Denise Pouliot, Sag8moskwa (Head Female Speaker) Cowasuck Band of the Pennacook Abenaki People

Paul Pouliot, Sag8mo (Head Male Speaker) Cowasuck Band of the Pennacook Abenaki People

Paul W. and Denise K. Pouliot are the Sag8mo and Sag8moskwa (Male and Female Head Speakers) of the Cowasuck Band of the Pennacook Abenaki People. Paul is an Indigenous historian, lecturer and a founding member of the New Hampshire Commission on Native American Affairs where Denise currently serves as Vice Chair. In her spare time Denise creates coil, bark or woven baskets and produces traditional ceremonial clothing.  Together they serve as Federal Religious Advisors, Affiliate Faculty members of the UNH Native American and Indigenous Studies Minor, are founding members of the Indigenous New Hampshire Collaborative Collective, and recipients of the UNH Platinum Sustainability Award for community building and also named as one of The Nature Conservancy’s (TNC) 60 individuals and organizations that have positively impacted the natural world in honor of TNC’s 60 years of conservation in New Hampshire.


Engaging the Traip Academy Community in the Development of a Climate Action Plan

The Town of Kittery has recently committed to developing a Climate Action Plan for the entire Town. Climate action plans are often best developed by those who have intimate knowledge of the place where they live and work. Students at Traip Academy will present initial results of their background research, data collection, analysis, and recommendations as part of a developing Climate Action Plan for Traip Academy. The plan will include a Traip Academy specific energy use and greenhouse gas emission inventory, analysis of vulnerabilities to climate change and sea-level rise, and recommendations for improving energy efficiency, reducing greenhouse gas emissions, and building resilience to our changing climate. We expect this effort can serve as a model of other schools in Southern Maine and coastal New Hampshire.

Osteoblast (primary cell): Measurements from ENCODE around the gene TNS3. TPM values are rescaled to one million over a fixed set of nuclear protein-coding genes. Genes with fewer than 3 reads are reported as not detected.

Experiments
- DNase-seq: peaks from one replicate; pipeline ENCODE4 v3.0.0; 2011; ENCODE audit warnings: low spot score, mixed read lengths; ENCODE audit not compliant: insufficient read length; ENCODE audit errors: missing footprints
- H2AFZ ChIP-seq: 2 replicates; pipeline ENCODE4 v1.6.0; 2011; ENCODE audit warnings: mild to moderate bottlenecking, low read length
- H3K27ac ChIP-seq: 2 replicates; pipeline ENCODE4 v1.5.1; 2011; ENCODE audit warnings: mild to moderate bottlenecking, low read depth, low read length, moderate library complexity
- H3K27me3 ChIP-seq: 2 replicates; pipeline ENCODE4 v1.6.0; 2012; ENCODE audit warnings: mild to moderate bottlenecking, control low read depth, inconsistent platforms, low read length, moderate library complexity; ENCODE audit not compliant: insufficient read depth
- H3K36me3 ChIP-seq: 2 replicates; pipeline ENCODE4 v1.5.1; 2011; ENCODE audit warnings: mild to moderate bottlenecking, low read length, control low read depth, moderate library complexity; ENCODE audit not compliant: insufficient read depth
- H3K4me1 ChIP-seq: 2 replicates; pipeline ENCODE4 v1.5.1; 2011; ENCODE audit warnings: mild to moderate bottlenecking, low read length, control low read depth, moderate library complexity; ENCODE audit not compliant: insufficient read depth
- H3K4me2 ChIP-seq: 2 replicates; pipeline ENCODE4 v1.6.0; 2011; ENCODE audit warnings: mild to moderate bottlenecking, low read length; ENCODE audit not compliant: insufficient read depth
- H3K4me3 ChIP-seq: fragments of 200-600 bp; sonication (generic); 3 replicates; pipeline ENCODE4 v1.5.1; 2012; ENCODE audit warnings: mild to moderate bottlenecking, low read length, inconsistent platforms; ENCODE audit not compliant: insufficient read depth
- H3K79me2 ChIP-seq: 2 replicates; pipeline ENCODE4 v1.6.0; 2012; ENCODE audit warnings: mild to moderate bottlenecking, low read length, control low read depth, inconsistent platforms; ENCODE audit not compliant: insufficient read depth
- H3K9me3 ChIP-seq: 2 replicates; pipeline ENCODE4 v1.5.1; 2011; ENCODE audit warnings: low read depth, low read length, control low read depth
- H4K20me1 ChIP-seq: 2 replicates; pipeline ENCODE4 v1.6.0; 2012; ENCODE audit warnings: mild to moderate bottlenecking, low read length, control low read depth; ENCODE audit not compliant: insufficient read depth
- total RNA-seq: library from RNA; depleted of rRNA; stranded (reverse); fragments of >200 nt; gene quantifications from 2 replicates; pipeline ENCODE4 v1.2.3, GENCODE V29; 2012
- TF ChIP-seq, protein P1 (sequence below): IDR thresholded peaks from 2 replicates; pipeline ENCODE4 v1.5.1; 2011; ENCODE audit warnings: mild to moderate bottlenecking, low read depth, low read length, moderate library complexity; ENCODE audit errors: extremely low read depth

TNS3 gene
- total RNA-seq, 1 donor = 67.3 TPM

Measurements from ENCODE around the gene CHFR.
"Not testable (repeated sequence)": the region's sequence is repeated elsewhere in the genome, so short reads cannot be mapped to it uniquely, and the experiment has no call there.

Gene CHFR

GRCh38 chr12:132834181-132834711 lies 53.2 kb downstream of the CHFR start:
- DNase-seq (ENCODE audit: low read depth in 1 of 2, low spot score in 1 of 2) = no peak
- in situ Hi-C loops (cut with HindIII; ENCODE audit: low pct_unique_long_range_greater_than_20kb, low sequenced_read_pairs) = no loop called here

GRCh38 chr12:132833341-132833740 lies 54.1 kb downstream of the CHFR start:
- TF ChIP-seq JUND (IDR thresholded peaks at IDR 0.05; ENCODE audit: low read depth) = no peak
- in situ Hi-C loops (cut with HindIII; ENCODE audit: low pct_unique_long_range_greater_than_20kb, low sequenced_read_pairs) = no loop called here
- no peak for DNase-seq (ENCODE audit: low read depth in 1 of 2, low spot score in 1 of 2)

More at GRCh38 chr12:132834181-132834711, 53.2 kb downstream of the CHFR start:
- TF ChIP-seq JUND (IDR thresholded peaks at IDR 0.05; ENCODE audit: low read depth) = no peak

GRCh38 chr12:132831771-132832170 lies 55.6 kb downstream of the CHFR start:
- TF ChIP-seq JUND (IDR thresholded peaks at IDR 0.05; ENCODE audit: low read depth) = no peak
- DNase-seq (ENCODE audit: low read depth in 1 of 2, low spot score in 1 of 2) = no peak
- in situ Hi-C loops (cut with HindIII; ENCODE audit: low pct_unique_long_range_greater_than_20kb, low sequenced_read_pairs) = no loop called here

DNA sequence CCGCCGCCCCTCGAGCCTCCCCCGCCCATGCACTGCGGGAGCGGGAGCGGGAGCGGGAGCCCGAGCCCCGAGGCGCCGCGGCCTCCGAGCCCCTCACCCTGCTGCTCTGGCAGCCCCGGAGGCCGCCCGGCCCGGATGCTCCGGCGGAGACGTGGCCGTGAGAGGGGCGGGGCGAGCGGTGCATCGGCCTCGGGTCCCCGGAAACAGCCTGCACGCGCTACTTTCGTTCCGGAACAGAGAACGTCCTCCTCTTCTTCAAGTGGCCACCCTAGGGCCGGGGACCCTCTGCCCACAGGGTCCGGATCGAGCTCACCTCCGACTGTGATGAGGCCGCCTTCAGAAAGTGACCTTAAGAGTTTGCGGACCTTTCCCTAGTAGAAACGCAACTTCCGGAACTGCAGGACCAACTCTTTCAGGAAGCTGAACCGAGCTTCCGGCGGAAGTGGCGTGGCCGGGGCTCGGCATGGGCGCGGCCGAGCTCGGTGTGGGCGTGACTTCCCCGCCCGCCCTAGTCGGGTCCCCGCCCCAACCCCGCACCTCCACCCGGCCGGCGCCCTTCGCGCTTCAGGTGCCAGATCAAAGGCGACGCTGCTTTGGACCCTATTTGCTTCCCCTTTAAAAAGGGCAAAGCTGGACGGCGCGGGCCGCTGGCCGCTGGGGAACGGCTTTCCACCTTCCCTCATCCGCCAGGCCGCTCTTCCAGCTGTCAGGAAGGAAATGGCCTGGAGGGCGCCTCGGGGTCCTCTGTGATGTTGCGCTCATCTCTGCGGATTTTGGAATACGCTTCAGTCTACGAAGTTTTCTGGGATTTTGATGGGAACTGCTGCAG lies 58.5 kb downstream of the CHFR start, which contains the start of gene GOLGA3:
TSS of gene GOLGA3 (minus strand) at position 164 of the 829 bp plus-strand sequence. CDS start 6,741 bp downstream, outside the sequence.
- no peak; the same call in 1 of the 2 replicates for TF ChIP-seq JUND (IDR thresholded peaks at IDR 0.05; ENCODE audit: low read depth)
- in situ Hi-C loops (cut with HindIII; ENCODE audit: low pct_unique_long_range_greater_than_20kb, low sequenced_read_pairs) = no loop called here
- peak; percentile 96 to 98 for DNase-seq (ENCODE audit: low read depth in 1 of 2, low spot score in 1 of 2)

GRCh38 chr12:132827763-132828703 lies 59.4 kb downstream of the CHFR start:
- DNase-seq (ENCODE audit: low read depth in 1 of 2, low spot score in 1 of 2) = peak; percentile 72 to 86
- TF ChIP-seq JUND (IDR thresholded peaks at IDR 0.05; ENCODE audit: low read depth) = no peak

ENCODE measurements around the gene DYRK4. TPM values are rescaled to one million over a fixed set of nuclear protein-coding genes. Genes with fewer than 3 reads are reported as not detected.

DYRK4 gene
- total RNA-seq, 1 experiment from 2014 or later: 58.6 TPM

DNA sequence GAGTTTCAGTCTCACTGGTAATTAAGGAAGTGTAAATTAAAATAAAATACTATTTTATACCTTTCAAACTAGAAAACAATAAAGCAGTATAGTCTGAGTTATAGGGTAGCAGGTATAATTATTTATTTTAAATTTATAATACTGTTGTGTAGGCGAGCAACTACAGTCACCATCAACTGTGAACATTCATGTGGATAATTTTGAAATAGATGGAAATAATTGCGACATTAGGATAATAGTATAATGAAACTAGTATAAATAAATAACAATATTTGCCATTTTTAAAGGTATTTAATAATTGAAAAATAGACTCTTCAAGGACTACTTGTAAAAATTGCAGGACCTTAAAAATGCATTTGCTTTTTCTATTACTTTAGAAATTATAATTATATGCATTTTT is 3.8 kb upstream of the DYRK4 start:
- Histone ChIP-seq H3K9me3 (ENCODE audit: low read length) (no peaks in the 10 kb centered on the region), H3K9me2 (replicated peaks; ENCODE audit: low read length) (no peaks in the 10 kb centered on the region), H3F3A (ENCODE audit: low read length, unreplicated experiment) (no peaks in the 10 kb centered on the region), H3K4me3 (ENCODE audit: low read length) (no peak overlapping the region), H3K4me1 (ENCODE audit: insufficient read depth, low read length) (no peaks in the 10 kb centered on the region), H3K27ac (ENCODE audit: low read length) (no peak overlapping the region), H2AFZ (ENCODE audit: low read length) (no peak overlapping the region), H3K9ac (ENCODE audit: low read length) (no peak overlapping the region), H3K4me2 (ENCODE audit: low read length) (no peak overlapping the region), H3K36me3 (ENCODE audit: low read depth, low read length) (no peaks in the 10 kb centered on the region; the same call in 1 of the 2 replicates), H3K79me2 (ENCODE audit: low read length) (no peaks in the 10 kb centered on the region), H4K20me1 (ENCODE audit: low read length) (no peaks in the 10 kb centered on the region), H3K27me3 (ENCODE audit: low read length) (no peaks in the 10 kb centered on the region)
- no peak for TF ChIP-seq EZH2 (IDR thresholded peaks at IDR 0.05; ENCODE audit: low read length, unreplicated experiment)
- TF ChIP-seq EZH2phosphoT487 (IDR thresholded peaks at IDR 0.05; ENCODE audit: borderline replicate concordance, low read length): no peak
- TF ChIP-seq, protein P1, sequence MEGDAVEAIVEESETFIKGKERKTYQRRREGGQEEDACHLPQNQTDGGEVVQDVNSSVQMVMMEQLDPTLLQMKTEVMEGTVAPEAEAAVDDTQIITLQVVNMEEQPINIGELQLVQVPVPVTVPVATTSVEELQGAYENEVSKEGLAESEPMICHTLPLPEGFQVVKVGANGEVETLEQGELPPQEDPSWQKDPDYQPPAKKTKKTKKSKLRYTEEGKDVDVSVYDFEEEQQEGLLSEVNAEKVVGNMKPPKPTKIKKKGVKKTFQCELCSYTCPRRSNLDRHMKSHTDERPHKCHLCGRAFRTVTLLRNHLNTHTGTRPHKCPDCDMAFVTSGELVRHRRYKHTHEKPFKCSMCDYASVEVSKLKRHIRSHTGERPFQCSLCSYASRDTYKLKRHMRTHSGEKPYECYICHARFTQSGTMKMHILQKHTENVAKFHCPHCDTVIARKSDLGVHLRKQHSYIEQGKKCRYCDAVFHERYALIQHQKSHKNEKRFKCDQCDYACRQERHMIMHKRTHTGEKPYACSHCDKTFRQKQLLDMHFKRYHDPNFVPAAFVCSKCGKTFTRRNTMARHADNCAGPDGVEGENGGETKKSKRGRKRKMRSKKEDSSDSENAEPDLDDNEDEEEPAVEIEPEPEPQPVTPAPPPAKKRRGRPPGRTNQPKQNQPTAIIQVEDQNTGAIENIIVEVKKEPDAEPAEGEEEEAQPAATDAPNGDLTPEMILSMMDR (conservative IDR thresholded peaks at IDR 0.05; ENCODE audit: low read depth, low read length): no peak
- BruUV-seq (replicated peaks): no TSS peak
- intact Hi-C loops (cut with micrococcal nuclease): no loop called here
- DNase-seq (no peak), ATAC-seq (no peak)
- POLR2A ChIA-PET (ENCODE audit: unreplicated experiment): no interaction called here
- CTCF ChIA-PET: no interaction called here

Cameron Wake, Kittery Climate Adaptation Committee

Carrigan Cyr, rising Senior at Traip Academy at Traip Academy

Cameron Wake, PhD, Climate scientist at UNH and Chair of the Kittery Climate Adaptation Committee. Carrigan Cyr, rising Senior at Traip Academy and member of the 2022 Climate Action Plan class at Traip.


Collaboration to Increase Social Resilience in Midcoast Maine

Remote, rural communities in coastal Maine face unique challenges in response to climate change impacts. Communities in the Midcoast Maine region are particularly vulnerable to the impacts of storms due to a combination of social and geographic vulnerability. Partners from federal, state, NGO, university and consulting organizations are working with eight communities in Maine’s Midcoast to strengthen regional networks. Central to this vision is looking beyond the physical impacts of coastal hazards such as power outages, and washed out road culverts, and instead focuses on how these physical impacts pose risks to socially vulnerable community members. To build collaborative capacity in the region, a multi-sector approach is being applied involving providers from emergency management,  social services, and natural resource conservation organizations and municipalities. To bring together partners from these diverse sectors, a virtual scenario planning exercise has been conducted to test how the partners respond to a coastal storm scenario that threatens socially vulnerable people. We will share lessons learned to help other coastal communities consider approaches to meet the needs of vulnerable residents during coast hazard events.

Kristen Grant, Maine Sea Grant and University of Maine Cooperative Extension

Kristen Grant is Senior Extension Program Manager for Maine Sea Grant and UMaine Cooperative Extension. Working with extension since 1999, her work focuses on coastal community resilience. Kristen’s roles include manager of the Southern Maine Beach Profile Monitoring Program and Program Chair for the Beaches Conference since it began in 2000.